As part of our research we spent a considerable amount of time filtering through Vassar’s archives and found various documents detailing its different responses to various international refugee crises. All of the documents and letters found regarding the Spanish Civil War refugee crisis and Vassar’s response to it came from documents saved by President MacCracken. President McCracken served as Vassar’s fifth President from 1915-1946, during his presidency he had a large focus on Vassar expanding it’s relationships both with other colleges and the international community at large.
President MacCracken (1915-1946)
Folder name: Committee on Refugee Scholars (1) – 45.21
In 1939, Miss Geneva Drinkwater of the History department was given a trust of $1000 from the board of trustees to head and create the Vassar Committee on displaced Scholars. The Committee worked from 1939-40 on bringing displaced scholars to Vassar to lecture for two weeks, they paid these scholars $100 as compensation for their services.
Below is information taken from a document written in 1940, which listed the accomplishments of the Committee on displaced Scholars.
Dr. Alfonso Castelao was a Spanish Refugee and Displaced Scholar residing in the U.S who was brought to Vassar through the Committee. He was a doctor of Art, and an artist in his own right. He came to Vassar for two weeks and was given $100 for his time as per custom.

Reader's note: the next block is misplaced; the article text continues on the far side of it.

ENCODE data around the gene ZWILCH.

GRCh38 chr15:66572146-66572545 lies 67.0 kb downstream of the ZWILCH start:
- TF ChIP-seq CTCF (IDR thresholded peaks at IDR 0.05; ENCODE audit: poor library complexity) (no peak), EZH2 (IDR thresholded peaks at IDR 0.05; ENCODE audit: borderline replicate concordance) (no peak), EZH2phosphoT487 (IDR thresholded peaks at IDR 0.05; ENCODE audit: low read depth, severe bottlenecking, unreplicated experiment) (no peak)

In 1940 Dr. Alfonso Castelao wrote a letter to President MacCracken about his stay at Vassar, thanking him for his hospitality. The letter serves as a reminder of the human component of the Refugee crisis:
“I wish to express you my gratitud for the hospitality my wife and I have enjoyed at Vassare. In the midst of all our troubles and sorrows, Vassare’s invitation was a splendid reality to live and a source of optimism and vitality to cure the anguish of Europe”
In the document there was also information recorded about Mrs. Pilar Madariaga, a displaced Spanish scholar who became part of the Vassar faculty.
“Mrs. Pilar Madariaga was an assistant in Spanish appointed to faculty three years ago, but because of the Spanish situation was unable to come to the country until this year. She is certainly not able to return.”
In the document Miss Drinkwater also said the following about the Committee’s work as a whole, “it was surprising to many of us that the opportunity to participate in the life of the college should mean so much in helping these scholars regain self-confidence”, she also said that due to its success she hoped that the board of trustees and school would see that “our program must be continued”.